University of Cincinnati,USA
Xiaoping Ren received his MD in Harbin Medical University in 1984. He performed his Clinical and Research Hand Fellowship training in University of Louisville in Kentucky (1996-2000). During the period, Ren created a feasibility large animal CTA model for limb transplantation to allow modulation of the immune reaction and to investigate immunosuppressant. The Nation's First Hand Transplantation in US was successfully conducted as a direct result of the preclinical swine composite tissue allotransplantation model (CTA). He joined the University of Cincinnati, College of Medicine as faculty member in 2001, then appointed Assistant Professor and Associate Professor and holding position as Professor/Director in HMU since 2012. As well as CTA, another focus of his research program is to understand molecular and neuronal basis of non-ischemic nociceptor-induced cardioprotection. These studies were published in the Journal of Surgical Research and in Circulation. Ren has had over 40 publications in peer-reviewed journals. Currently, he is holding active Memberships of the American Association for Hand Surgery and the American Heart Association.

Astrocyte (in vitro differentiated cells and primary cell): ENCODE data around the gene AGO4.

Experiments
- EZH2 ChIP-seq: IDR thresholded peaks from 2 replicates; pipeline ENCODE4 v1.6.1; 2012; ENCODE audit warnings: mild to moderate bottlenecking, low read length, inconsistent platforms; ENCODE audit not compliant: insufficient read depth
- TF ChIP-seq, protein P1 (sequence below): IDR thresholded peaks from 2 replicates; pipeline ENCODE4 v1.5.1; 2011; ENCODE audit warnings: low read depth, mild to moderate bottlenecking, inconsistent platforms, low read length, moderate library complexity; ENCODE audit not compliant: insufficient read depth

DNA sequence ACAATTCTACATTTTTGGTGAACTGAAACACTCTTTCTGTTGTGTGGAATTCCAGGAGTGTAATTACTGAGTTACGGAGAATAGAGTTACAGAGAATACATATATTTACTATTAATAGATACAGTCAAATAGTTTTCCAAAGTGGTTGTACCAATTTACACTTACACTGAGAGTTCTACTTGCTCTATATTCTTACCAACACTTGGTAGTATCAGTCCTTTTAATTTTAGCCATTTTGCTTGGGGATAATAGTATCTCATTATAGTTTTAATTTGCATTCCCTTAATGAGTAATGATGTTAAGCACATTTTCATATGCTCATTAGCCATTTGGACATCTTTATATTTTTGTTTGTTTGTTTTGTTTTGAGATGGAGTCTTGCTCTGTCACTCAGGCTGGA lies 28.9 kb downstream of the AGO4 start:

Our previous studies have identified a novel cardioprotective phenomenon that occurs subsequent to remote trauma (abdominal skin incision), termed RPCT and initiated by a neurogenic ganglionic mechanism. Reasoning that low-trauma non-ischemic remote cardioprotection could have important clinical application, we tested the hypothesis that remote electrical stimulation (ES) of skin nociceptors can reproduce this effect similar to that of RPCT methods, an in vivo mouse I/R model were used. ES was performed 15 minutes prior to I/R or at the beginning of reperfusion. Infarct size was used to evaluate the results of I/R injury (45 min coronary occlusion, 24h reperfusion) with or without prior ES treatments. Histological, functional and biochemical studies were determined at appropriate time points. The results of our studies demonstrate that nociceptor stimulation at specific points does indeed induce a powerful 85% (P<0.01) reduction in infarct size and reduces post-ischemic ventricular dysfunction. Both the number of TUNEL-positive nuclei and DNA fragmentation were significantly reduced in the ES treated group. Cardioprotective effect of ES was abolished by both beta-AR antagonism and in BK2RKO mice. Western blot results show PKC isoform translocation is altered aft er ES and pharmacologic blockade of PKC prevented cardioprotection due to ES. In conclusion, our results support 1) ES elicited a powerful cardioprotection via a neural mechanism, 2) the protective effect of ES against MI involves -AR, BK2R signaling and PKC modulation.